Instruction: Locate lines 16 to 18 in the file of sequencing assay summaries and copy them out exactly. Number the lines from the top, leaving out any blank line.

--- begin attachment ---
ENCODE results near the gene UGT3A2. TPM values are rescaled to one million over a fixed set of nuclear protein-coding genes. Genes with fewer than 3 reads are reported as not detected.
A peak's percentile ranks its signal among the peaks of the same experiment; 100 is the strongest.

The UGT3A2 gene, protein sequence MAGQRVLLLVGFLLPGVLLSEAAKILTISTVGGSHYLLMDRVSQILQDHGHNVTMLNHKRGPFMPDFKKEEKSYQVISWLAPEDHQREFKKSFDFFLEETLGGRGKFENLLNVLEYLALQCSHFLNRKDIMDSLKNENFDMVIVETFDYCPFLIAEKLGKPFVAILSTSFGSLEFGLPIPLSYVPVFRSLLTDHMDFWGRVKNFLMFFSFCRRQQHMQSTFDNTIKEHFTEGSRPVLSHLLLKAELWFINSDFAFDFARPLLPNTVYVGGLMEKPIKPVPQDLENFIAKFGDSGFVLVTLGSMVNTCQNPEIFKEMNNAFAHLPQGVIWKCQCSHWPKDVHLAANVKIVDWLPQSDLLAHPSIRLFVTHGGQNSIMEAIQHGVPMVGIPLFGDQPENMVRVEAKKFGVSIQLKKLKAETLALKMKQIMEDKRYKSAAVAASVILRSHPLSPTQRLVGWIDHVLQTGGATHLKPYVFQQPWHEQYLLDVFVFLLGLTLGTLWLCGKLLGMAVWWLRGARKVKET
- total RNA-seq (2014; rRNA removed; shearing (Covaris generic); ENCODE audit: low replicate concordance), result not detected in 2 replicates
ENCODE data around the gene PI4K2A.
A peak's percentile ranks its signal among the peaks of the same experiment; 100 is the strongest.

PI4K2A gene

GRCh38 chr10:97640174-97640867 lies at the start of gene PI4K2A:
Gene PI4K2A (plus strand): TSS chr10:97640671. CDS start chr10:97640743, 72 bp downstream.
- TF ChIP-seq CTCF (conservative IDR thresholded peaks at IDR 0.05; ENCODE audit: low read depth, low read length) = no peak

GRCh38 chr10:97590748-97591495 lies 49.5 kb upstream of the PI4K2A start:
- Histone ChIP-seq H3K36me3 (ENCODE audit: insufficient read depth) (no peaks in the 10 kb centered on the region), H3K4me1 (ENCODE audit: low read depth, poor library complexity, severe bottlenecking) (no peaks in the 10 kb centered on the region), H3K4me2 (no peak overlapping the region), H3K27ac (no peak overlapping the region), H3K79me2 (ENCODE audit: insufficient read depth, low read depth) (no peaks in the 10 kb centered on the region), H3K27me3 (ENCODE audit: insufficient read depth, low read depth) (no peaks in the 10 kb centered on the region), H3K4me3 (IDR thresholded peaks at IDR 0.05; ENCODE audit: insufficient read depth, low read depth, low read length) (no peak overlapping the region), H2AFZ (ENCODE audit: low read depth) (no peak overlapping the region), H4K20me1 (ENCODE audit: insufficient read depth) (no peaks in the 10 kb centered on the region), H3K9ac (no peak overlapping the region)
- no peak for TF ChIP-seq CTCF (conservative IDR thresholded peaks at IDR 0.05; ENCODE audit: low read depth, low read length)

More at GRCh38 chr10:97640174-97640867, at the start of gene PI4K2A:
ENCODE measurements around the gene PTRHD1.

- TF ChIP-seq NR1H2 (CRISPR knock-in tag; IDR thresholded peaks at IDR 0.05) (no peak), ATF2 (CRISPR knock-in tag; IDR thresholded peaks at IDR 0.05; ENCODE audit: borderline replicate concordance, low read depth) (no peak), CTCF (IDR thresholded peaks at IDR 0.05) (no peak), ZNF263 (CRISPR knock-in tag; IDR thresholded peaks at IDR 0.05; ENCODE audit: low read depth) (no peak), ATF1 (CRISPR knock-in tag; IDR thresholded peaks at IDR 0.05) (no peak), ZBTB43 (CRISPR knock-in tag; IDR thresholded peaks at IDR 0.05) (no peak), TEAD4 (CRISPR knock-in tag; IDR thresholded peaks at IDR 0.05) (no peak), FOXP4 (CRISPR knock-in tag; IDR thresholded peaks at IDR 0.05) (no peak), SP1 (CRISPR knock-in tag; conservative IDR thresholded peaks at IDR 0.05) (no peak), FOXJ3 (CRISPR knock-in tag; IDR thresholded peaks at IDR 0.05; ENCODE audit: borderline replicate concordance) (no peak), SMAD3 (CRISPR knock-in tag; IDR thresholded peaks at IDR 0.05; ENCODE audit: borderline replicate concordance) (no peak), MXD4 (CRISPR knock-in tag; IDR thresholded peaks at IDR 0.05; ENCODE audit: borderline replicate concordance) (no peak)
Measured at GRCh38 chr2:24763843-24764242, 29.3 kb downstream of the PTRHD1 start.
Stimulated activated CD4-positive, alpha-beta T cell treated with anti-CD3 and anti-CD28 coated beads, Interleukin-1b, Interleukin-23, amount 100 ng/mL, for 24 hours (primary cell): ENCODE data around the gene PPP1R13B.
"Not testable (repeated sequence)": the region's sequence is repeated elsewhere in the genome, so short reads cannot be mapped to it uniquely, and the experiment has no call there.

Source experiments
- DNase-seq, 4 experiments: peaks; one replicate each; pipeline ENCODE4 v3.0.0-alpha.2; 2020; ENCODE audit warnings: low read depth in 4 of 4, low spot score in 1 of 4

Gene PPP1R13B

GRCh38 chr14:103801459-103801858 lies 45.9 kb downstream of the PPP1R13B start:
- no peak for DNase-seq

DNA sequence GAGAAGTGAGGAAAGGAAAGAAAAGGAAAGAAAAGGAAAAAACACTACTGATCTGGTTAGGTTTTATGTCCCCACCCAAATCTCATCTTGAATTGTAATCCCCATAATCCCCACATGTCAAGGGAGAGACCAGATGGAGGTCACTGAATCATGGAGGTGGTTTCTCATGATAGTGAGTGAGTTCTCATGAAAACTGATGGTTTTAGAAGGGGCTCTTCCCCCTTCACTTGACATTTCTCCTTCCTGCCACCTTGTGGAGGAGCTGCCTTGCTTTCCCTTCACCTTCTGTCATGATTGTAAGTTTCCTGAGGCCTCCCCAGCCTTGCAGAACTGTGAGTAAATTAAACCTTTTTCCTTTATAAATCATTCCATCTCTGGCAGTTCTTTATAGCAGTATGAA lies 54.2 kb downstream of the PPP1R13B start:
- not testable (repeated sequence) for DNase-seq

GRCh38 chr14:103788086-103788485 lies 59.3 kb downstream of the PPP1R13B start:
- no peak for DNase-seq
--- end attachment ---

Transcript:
- TF ChIP-seq NR1H2 (CRISPR knock-in tag; IDR thresholded peaks at IDR 0.05) (no peak), ATF2 (CRISPR knock-in tag; IDR thresholded peaks at IDR 0.05; ENCODE audit: borderline replicate concordance, low read depth) (no peak), CTCF (IDR thresholded peaks at IDR 0.05) (no peak), ZNF263 (CRISPR knock-in tag; IDR thresholded peaks at IDR 0.05; ENCODE audit: low read depth) (no peak), ATF1 (CRISPR knock-in tag; IDR thresholded peaks at IDR 0.05) (no peak), ZBTB43 (CRISPR knock-in tag; IDR thresholded peaks at IDR 0.05) (no peak), TEAD4 (CRISPR knock-in tag; IDR thresholded peaks at IDR 0.05) (no peak), FOXP4 (CRISPR knock-in tag; IDR thresholded peaks at IDR 0.05) (no peak), SP1 (CRISPR knock-in tag; conservative IDR thresholded peaks at IDR 0.05) (no peak), FOXJ3 (CRISPR knock-in tag; IDR thresholded peaks at IDR 0.05; ENCODE audit: borderline replicate concordance) (no peak), SMAD3 (CRISPR knock-in tag; IDR thresholded peaks at IDR 0.05; ENCODE audit: borderline replicate concordance) (no peak), MXD4 (CRISPR knock-in tag; IDR thresholded peaks at IDR 0.05; ENCODE audit: borderline replicate concordance) (no peak)
Measured at GRCh38 chr2:24763843-24764242, 29.3 kb downstream of the PTRHD1 start.
Stimulated activated CD4-positive, alpha-beta T cell treated with anti-CD3 and anti-CD28 coated beads, Interleukin-1b, Interleukin-23, amount 100 ng/mL, for 24 hours (primary cell): ENCODE data around the gene PPP1R13B.